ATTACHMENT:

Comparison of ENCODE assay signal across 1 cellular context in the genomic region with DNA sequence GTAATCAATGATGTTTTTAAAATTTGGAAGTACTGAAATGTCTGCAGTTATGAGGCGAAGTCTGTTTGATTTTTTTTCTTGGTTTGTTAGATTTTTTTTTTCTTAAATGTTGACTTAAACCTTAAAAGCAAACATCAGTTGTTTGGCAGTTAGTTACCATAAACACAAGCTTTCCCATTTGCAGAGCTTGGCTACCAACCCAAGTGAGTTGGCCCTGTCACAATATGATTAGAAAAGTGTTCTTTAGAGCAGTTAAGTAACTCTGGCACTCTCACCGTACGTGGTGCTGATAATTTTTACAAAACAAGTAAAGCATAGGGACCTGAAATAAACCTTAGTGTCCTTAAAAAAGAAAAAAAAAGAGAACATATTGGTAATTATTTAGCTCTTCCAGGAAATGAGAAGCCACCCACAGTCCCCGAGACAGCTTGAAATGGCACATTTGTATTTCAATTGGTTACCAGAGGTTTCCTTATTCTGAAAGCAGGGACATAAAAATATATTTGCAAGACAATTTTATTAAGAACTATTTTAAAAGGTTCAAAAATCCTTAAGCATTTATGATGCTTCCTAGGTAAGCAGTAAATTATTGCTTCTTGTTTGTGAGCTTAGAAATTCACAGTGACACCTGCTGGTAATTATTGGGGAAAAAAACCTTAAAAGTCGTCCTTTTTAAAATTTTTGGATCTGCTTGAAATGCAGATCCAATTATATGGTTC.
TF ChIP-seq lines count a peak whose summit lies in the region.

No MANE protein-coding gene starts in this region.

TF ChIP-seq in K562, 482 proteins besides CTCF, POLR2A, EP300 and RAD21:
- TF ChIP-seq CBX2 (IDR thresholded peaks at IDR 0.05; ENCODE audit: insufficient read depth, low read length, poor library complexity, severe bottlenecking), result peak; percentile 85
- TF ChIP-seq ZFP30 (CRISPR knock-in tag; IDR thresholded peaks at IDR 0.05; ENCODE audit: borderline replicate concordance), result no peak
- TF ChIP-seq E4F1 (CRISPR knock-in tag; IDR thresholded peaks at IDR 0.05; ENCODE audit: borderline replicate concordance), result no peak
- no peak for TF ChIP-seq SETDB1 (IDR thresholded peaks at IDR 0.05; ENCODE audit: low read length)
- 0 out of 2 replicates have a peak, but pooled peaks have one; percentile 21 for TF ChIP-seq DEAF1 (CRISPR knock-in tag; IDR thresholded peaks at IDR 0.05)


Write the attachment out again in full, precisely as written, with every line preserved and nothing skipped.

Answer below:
Comparison of ENCODE assay signal across 1 cellular context in the genomic region with DNA sequence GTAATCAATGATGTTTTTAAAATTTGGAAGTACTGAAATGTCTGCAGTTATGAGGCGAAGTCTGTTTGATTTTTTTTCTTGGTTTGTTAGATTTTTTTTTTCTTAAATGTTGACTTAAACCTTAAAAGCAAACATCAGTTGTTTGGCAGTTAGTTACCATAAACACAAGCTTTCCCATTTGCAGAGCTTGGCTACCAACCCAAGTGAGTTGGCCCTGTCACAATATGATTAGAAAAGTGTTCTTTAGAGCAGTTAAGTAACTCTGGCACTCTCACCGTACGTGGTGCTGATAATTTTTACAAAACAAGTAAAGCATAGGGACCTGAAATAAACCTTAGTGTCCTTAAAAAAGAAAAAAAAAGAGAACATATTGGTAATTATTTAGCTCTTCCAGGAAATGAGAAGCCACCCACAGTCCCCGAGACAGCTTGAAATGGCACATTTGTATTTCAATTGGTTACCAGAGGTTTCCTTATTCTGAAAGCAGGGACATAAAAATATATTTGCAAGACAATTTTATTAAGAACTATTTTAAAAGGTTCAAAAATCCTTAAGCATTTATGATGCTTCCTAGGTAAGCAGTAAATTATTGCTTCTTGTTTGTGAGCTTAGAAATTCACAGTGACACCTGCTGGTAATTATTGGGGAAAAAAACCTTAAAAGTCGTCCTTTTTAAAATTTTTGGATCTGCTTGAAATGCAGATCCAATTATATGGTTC.
TF ChIP-seq lines count a peak whose summit lies in the region.

No MANE protein-coding gene starts in this region.

TF ChIP-seq in K562, 482 proteins besides CTCF, POLR2A, EP300 and RAD21:
- TF ChIP-seq CBX2 (IDR thresholded peaks at IDR 0.05; ENCODE audit: insufficient read depth, low read length, poor library complexity, severe bottlenecking), result peak; percentile 85
- TF ChIP-seq ZFP30 (CRISPR knock-in tag; IDR thresholded peaks at IDR 0.05; ENCODE audit: borderline replicate concordance), result no peak
- TF ChIP-seq E4F1 (CRISPR knock-in tag; IDR thresholded peaks at IDR 0.05; ENCODE audit: borderline replicate concordance), result no peak
- no peak for TF ChIP-seq SETDB1 (IDR thresholded peaks at IDR 0.05; ENCODE audit: low read length)
- 0 out of 2 replicates have a peak, but pooled peaks have one; percentile 21 for TF ChIP-seq DEAF1 (CRISPR knock-in tag; IDR thresholded peaks at IDR 0.05)